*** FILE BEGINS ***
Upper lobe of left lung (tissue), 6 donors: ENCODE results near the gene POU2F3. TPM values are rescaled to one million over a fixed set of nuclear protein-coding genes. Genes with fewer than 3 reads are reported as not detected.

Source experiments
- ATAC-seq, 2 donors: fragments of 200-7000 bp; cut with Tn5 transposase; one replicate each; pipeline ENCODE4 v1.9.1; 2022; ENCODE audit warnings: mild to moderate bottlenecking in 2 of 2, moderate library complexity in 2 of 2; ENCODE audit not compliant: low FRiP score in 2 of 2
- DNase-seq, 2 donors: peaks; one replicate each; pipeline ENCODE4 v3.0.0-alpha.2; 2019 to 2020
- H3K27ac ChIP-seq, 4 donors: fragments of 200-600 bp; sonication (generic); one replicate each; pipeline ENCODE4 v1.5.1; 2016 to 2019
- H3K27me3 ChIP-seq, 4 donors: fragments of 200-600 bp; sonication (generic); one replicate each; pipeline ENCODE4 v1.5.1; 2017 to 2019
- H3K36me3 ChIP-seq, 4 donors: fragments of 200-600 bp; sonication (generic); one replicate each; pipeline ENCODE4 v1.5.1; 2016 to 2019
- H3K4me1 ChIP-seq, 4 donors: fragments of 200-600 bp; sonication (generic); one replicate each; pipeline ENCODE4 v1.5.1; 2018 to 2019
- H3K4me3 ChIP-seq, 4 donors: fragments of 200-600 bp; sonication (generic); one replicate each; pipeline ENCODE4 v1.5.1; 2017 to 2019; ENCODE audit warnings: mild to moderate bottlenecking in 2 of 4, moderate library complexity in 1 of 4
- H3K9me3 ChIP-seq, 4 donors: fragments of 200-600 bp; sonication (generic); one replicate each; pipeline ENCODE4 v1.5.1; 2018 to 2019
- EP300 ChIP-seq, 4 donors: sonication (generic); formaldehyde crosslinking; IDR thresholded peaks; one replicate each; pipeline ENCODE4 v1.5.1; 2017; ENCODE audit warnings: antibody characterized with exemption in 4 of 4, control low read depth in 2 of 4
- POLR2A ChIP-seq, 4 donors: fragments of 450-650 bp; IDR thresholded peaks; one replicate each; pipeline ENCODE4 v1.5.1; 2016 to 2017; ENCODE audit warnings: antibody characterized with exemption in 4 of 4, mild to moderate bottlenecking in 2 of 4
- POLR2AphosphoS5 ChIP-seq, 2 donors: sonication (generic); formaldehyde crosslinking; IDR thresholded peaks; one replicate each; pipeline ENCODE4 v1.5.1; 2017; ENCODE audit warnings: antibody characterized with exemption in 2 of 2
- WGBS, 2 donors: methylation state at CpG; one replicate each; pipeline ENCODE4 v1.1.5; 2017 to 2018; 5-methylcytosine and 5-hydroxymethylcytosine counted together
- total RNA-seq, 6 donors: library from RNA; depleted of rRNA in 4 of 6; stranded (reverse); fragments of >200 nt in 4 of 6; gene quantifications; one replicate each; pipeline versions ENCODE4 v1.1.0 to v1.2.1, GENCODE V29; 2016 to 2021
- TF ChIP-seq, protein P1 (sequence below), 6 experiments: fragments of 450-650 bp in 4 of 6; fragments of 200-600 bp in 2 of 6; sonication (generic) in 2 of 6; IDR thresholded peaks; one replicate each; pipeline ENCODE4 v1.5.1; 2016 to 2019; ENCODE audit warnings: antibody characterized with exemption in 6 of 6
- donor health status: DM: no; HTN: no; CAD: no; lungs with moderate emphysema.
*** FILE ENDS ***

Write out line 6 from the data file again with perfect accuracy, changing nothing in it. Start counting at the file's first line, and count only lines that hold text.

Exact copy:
- H3K27me3 ChIP-seq, 4 donors: fragments of 200-600 bp; sonication (generic); one replicate each; pipeline ENCODE4 v1.5.1; 2017 to 2019